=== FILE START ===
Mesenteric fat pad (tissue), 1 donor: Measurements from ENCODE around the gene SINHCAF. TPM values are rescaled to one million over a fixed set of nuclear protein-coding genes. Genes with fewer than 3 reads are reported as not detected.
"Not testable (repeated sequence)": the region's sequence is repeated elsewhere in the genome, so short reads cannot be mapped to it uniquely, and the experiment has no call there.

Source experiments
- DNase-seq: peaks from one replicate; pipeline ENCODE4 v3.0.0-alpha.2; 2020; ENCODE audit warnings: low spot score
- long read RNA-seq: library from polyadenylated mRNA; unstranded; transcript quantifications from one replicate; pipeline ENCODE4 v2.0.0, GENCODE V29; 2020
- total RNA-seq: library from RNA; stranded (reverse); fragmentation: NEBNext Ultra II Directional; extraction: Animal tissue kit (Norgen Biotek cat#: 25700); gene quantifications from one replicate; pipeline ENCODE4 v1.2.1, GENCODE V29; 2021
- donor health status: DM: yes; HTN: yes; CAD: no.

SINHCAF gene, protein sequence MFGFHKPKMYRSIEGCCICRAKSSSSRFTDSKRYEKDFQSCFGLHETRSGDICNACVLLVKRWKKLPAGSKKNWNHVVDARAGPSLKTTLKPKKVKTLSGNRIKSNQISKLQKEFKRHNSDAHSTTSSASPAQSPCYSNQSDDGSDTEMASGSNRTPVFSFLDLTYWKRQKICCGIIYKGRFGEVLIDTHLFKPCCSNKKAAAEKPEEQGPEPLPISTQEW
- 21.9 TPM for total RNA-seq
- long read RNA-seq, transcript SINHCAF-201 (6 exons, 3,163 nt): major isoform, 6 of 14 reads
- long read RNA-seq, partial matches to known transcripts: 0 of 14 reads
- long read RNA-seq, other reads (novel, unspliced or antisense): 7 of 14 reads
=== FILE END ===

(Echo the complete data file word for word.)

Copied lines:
Mesenteric fat pad (tissue), 1 donor: Measurements from ENCODE around the gene SINHCAF. TPM values are rescaled to one million over a fixed set of nuclear protein-coding genes. Genes with fewer than 3 reads are reported as not detected.
"Not testable (repeated sequence)": the region's sequence is repeated elsewhere in the genome, so short reads cannot be mapped to it uniquely, and the experiment has no call there.

Source experiments
- DNase-seq: peaks from one replicate; pipeline ENCODE4 v3.0.0-alpha.2; 2020; ENCODE audit warnings: low spot score
- long read RNA-seq: library from polyadenylated mRNA; unstranded; transcript quantifications from one replicate; pipeline ENCODE4 v2.0.0, GENCODE V29; 2020
- total RNA-seq: library from RNA; stranded (reverse); fragmentation: NEBNext Ultra II Directional; extraction: Animal tissue kit (Norgen Biotek cat#: 25700); gene quantifications from one replicate; pipeline ENCODE4 v1.2.1, GENCODE V29; 2021
- donor health status: DM: yes; HTN: yes; CAD: no.

SINHCAF gene, protein sequence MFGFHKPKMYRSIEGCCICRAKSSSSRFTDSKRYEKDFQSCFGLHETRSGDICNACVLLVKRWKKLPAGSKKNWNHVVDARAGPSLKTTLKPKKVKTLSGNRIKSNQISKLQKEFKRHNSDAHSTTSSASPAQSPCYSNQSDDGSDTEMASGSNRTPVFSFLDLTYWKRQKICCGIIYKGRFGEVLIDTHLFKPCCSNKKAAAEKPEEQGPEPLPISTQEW
- 21.9 TPM for total RNA-seq
- long read RNA-seq, transcript SINHCAF-201 (6 exons, 3,163 nt): major isoform, 6 of 14 reads
- long read RNA-seq, partial matches to known transcripts: 0 of 14 reads
- long read RNA-seq, other reads (novel, unspliced or antisense): 7 of 14 reads